I changed this as well. The refs should show up in two columns (unless, like me, you're using Internet Explorer).
As I said - great list and fun to read. Canada Hky (talk) 23:17, 21 May 2010 (UTC)
Thanks for the suggestions. Jimknut (talk) 04:44, 22 May 2010 (UTC)

Here Come the Littles[edit]

This peer review discussion has been closed.
I've listed this article for peer review because…

This is as close as I've gotten in a long while towards working on a legitimate GA, albeit a short one at that. The refs I've gathered for this yet only show how obscure this animated children's film has been over the years.

And to think I began that page out of a redirect over three and a half years ago...and left it behind as usual until now.

Thanks, Slgrandson (How's my egg-throwing coleslaw?) 15:14, 26 April 2010 (UTC)

  • The article is short, but the information given seems well cited. Here's a few minor issues:
Good overall; tells the story briefly and provides the important info. I would do a little rewording, though (If I get any plot details wrong, just correct it; I'm not very familiar with the film):
Here Come the Littles is a 1985 children's animated film, produced in Luxembourg[1] by DIC Entertainment and distributed by Atlantic Releasing. It was directed by Bernard Deyriès and adapted by Heywood Kling from John Peterson's series of books, The Littles. The film serves as a prequel to the ABC television show of the same name. Here Come the Littles follows a boy named Henry Bigg as he meets a family of miniature people that lives in his home. While Henry's uncle Augustus plans to build a shopping center at the site of his home, Henry teams up with the Littles to prevent this scheme.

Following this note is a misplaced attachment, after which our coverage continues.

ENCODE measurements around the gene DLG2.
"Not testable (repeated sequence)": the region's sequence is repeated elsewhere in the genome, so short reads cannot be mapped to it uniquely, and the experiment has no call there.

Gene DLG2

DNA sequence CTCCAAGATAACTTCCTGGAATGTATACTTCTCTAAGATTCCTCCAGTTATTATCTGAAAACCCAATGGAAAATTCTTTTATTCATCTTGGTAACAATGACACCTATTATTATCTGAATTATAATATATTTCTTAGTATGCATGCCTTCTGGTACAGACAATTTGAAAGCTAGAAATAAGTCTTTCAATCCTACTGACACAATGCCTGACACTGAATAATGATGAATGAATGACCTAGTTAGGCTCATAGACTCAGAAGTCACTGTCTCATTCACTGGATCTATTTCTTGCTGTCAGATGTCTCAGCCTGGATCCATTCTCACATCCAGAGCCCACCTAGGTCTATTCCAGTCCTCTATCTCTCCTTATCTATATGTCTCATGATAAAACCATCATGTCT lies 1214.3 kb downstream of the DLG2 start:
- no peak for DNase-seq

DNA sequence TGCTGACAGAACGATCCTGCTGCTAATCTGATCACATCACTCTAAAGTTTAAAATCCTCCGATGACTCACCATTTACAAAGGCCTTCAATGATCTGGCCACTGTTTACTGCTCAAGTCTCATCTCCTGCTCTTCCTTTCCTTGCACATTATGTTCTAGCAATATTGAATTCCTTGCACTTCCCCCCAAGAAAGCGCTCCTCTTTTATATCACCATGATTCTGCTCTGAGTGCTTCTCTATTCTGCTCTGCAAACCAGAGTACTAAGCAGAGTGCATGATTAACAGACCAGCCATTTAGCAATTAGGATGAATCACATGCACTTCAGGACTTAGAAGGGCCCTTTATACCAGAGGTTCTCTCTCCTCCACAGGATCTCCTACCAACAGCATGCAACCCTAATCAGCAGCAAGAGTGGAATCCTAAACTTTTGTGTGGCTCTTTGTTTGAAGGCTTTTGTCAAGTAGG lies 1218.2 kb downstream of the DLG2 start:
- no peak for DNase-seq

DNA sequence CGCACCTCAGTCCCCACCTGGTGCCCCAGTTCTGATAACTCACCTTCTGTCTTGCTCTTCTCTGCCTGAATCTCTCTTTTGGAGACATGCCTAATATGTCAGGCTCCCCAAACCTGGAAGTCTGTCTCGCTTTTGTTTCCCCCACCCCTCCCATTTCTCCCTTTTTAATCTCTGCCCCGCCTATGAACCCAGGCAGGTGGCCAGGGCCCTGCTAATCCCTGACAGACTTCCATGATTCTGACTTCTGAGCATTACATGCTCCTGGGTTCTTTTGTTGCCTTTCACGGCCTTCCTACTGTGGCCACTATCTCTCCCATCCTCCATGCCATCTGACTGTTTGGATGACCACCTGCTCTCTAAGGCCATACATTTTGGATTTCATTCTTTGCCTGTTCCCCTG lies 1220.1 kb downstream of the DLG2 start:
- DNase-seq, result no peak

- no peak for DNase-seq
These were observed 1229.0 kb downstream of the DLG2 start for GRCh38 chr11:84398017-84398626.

The film was screened at weekend matinees during its original U.S. release,[3] and made over US$6.5 million.[2] It was not a critical success; reviewers found fault with the story and animation style. The film was released on VHS in late 1985, and on DVD in early 2004.[4] Another Littles movie, Liberty and the Littles, premiered on television in late 1986.[5]
Seems good to me, but some editors may take issue with its length. You may want to condense by saying something like, "After several attempts to escape...." as opposed to describing each attempt.
Also, when you introduce each "Little", you might want to explain that they're one of the tiny people living in the house.
Voice cast
Good. No problems.
Reception and release; Merchandise and home video
I would reorganize these two sections into 'Release' and 'Reception'. Under 'Release', leave the first paragraph of 'Reception and release' and all of 'Merchandise and home video'. Under 'Reception', put the reaction from critics and the film's 6.5 mil$ figure.
The line "A re-issue by NCircle Entertainment in 2007 altered a few scenes from the original version, and replaced the end credits outright" needs to be cited.
Good. Although I think you could add an very brief plot summary and how it relates to this movie (if possible).
Finally, the article says that "The film also serves as a prequel to the ABC television show of the same name". This is fine, but it's only mentioned in the intro and not the article itself. This seems important, so in the future, if you can find some other information on the film's production, try to mention that in a new 'production' section (ex: the film was intended to be the prequel to the series....[cite]...).